Penelope Trunk on workplace creativity

Penelope Trunk's most recent blog on being creative at work struck me as interesting and fairly unique.

You may remember Penelope from both our Brazen Careerist feed and our discussion of her personal blog a long while back.


  1. I totally agree with her first point that each person basically can determine for themself how creative (or not) they want to be within the context of their own job. As usual her blog is full of good links as well.

    I kept thinking about this post in the context of my own job... I actively recognize different areas where I could be more creative and take agency in solving problems, but so far I haven't done so. I can't figure out why that is?

    Do you guys recognize these opportunities in your own jobs, or all your roles at work very well-defined?

  2. Great post! I've just gotten to the point in my job (8 months in) where I'm not only comfortable with my roles and responsibilities, but also with a new industry, and more specifically, with my client's needs. Over the past month, I've found a few places where I could pro-actively provide a solution to my client, which made me feel very engaged with my job - I enjoyed it tremendously; I agree with her premise.

    Also, I was told literally less than an hour ago that I'll be transitioning to a new client starting Monday. I froze - my manager asked me my thoughts, and I couldn't formulate any other than, "I don't wanna!" (since this was in my best 4-year old voice, I opted to not voice this opinion). Thinking now, I'm quite embarrassed that I so easily fell into her stress trap. However, after reading Trunk's post, I'm that much more encouraged about my new role, and all the new problems to which I will be introduced.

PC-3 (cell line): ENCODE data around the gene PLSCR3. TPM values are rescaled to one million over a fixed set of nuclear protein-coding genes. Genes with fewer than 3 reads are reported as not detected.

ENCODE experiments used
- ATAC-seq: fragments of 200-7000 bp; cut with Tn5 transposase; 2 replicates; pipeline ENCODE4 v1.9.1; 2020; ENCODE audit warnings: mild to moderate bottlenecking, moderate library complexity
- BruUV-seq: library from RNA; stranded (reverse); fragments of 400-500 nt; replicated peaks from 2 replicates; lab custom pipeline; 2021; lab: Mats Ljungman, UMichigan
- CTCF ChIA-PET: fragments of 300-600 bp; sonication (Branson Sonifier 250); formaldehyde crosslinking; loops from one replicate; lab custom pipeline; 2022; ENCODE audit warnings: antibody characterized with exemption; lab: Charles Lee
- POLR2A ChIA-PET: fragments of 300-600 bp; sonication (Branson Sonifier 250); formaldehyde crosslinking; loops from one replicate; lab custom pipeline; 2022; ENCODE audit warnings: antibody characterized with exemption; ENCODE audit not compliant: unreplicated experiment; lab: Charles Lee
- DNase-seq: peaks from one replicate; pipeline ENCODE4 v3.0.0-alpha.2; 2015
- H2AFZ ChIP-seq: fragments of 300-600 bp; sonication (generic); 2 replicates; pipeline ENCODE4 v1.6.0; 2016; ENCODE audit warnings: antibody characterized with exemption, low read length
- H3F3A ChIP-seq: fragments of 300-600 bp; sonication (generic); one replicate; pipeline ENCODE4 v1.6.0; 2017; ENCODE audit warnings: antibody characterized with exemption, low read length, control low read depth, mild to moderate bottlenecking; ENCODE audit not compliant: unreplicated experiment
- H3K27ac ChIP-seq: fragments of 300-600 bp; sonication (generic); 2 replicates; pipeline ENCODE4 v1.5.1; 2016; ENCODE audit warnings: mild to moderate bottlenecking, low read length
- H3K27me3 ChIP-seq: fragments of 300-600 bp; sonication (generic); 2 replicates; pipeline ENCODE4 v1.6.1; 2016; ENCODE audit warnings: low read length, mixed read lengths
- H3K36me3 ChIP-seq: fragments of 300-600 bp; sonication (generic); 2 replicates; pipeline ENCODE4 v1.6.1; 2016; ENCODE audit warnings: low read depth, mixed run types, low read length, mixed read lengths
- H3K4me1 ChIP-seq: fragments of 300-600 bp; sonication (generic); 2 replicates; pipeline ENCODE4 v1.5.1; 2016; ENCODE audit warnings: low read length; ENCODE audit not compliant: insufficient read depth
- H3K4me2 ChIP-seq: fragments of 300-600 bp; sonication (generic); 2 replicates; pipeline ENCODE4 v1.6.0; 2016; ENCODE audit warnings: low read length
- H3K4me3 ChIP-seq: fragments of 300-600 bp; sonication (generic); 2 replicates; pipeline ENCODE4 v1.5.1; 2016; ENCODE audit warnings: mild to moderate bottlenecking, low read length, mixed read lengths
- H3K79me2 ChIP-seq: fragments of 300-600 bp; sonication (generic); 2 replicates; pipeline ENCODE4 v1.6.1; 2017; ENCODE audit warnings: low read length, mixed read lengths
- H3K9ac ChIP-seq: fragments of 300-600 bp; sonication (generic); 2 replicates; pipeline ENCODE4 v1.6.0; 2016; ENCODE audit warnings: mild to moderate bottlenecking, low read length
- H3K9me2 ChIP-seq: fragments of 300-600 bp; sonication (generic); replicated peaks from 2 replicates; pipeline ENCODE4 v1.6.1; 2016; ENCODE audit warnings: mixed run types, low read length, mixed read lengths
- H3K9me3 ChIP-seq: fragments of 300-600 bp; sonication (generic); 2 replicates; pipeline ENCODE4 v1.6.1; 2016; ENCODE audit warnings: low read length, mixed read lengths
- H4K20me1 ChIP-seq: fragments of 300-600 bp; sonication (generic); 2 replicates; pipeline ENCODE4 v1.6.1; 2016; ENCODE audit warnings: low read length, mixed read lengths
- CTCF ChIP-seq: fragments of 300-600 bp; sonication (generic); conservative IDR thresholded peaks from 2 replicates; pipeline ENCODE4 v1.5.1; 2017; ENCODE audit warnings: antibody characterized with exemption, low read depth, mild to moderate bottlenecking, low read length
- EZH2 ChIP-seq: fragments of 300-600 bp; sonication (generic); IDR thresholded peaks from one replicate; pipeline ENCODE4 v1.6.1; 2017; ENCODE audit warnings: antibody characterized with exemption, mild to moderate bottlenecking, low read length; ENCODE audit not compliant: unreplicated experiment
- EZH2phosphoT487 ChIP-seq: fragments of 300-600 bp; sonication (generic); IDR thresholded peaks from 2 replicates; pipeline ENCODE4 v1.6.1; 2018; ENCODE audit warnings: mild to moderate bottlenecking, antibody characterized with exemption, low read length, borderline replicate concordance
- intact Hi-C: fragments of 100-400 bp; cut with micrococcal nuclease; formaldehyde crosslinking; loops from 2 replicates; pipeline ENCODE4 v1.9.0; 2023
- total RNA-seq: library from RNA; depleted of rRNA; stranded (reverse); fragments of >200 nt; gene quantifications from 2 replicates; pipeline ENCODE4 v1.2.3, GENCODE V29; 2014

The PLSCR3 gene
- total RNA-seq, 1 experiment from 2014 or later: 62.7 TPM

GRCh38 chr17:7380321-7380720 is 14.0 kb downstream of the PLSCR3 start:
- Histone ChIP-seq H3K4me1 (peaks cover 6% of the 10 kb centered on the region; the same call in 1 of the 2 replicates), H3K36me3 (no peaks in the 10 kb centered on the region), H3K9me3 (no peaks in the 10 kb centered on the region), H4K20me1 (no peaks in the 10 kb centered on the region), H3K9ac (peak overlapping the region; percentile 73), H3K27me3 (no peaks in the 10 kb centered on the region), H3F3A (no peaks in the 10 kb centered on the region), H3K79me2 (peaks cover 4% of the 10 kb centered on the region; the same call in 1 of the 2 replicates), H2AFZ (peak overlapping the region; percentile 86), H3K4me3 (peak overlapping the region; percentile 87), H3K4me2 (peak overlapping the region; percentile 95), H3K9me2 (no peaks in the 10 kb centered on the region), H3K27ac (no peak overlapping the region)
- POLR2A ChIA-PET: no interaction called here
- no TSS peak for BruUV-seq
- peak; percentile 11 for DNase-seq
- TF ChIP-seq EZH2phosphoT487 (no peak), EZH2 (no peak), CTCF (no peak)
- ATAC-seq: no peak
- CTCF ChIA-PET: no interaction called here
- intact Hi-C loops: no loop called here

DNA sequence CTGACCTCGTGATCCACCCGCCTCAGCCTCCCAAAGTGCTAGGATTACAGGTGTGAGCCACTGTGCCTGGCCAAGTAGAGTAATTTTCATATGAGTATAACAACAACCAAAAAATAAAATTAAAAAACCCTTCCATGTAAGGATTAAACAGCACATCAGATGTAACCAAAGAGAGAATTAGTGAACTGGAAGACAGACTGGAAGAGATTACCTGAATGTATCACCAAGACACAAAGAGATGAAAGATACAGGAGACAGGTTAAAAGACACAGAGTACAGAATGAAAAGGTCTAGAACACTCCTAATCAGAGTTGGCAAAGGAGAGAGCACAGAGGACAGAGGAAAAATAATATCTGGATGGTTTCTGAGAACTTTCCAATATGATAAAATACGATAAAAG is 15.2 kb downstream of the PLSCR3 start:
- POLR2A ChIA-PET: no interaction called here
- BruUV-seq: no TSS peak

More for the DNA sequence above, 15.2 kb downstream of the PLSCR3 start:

What great timing for this post!

  3. DAMN YOU ROYCE!!! I was going to link to Penelope Trunk, but further pass on a link she found. Apparently researchers can determine how much you like your job, by your cell phone use. Additionally, further in the study, they were able to determine how people left downtown Boston after the Red Sox World Series victory, whether walking across the bridge, car, subway, etc. There is the potential for city planners to better design urban infrastructure to reflect citizens actual habits.

  4. No. It was part of a research study where something like a thousand people volunteered to carry these special phones, without knowing all the capabilities of the special research phones. As with many social experiments, surveys afterward showed that people either misremembered or misled researchers since their survey responses differed quite a bit from Teiresias actual activity.

  5. As for creativity in the workplace, I feel significantly more intrigued and engaged when I am given a rather open ended task. At one point, one of the financial advisors I work for showed me an article and asked if we appropriately account for a significant downturn in the market (such as 2008) in the retirement projections we do as part of our financial plans. Several days later I sat down with the advisors and taught all of them how we are going to account for a catastrophic event when planning for retirement. This shows the advisors that they can focus on the client's experiene and they can trust me to take care of the back end analysis and it shows me the advisors trust me to solve a problem however I decide is best, without them needing to confirm every step. Everyone's quality of life improves in this system.

  6. Here's where I think the personal initiative step comes in - if you knew the financial advisors were working on a retirement projection analysis like described above, would you jump in and offer your analysis (in a non-pushy way) and opinion without first being prompted?